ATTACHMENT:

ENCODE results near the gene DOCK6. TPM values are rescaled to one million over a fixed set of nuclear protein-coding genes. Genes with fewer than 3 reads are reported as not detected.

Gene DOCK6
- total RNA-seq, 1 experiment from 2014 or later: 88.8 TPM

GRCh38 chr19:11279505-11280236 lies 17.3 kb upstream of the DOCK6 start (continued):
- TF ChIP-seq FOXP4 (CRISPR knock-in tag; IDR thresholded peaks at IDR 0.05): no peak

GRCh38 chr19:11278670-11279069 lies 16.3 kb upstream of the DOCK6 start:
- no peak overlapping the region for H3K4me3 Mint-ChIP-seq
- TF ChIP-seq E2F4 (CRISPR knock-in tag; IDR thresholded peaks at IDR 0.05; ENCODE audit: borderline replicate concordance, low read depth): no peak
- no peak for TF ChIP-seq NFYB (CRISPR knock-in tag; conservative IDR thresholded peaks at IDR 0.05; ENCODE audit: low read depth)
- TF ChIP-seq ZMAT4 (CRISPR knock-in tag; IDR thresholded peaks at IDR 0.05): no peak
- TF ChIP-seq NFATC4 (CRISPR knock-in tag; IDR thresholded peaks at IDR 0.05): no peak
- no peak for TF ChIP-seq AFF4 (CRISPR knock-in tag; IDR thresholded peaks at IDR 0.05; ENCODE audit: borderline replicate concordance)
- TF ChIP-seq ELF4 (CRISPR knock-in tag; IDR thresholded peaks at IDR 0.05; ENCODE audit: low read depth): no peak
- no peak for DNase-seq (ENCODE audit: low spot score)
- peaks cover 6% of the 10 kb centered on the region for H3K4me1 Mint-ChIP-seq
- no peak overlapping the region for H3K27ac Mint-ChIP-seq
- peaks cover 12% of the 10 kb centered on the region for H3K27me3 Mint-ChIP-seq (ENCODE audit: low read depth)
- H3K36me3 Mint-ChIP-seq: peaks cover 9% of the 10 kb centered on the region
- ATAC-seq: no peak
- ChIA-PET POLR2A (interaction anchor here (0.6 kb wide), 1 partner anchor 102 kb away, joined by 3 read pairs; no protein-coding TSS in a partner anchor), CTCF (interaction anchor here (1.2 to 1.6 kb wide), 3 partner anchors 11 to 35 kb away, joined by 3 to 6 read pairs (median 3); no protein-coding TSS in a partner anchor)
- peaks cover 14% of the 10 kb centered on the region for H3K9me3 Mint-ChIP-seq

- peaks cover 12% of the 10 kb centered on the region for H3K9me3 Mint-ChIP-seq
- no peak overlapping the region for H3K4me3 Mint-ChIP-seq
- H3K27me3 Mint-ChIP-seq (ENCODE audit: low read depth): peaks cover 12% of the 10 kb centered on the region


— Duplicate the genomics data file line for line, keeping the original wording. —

ENCODE results near the gene DOCK6. TPM values are rescaled to one million over a fixed set of nuclear protein-coding genes. Genes with fewer than 3 reads are reported as not detected.

Gene DOCK6
- total RNA-seq, 1 experiment from 2014 or later: 88.8 TPM

GRCh38 chr19:11279505-11280236 lies 17.3 kb upstream of the DOCK6 start (continued):
- TF ChIP-seq FOXP4 (CRISPR knock-in tag; IDR thresholded peaks at IDR 0.05): no peak

GRCh38 chr19:11278670-11279069 lies 16.3 kb upstream of the DOCK6 start:
- no peak overlapping the region for H3K4me3 Mint-ChIP-seq
- TF ChIP-seq E2F4 (CRISPR knock-in tag; IDR thresholded peaks at IDR 0.05; ENCODE audit: borderline replicate concordance, low read depth): no peak
- no peak for TF ChIP-seq NFYB (CRISPR knock-in tag; conservative IDR thresholded peaks at IDR 0.05; ENCODE audit: low read depth)
- TF ChIP-seq ZMAT4 (CRISPR knock-in tag; IDR thresholded peaks at IDR 0.05): no peak
- TF ChIP-seq NFATC4 (CRISPR knock-in tag; IDR thresholded peaks at IDR 0.05): no peak
- no peak for TF ChIP-seq AFF4 (CRISPR knock-in tag; IDR thresholded peaks at IDR 0.05; ENCODE audit: borderline replicate concordance)
- TF ChIP-seq ELF4 (CRISPR knock-in tag; IDR thresholded peaks at IDR 0.05; ENCODE audit: low read depth): no peak
- no peak for DNase-seq (ENCODE audit: low spot score)
- peaks cover 6% of the 10 kb centered on the region for H3K4me1 Mint-ChIP-seq
- no peak overlapping the region for H3K27ac Mint-ChIP-seq
- peaks cover 12% of the 10 kb centered on the region for H3K27me3 Mint-ChIP-seq (ENCODE audit: low read depth)
- H3K36me3 Mint-ChIP-seq: peaks cover 9% of the 10 kb centered on the region
- ATAC-seq: no peak
- ChIA-PET POLR2A (interaction anchor here (0.6 kb wide), 1 partner anchor 102 kb away, joined by 3 read pairs; no protein-coding TSS in a partner anchor), CTCF (interaction anchor here (1.2 to 1.6 kb wide), 3 partner anchors 11 to 35 kb away, joined by 3 to 6 read pairs (median 3); no protein-coding TSS in a partner anchor)
- peaks cover 14% of the 10 kb centered on the region for H3K9me3 Mint-ChIP-seq

- peaks cover 12% of the 10 kb centered on the region for H3K9me3 Mint-ChIP-seq
- no peak overlapping the region for H3K4me3 Mint-ChIP-seq
- H3K27me3 Mint-ChIP-seq (ENCODE audit: low read depth): peaks cover 12% of the 10 kb centered on the region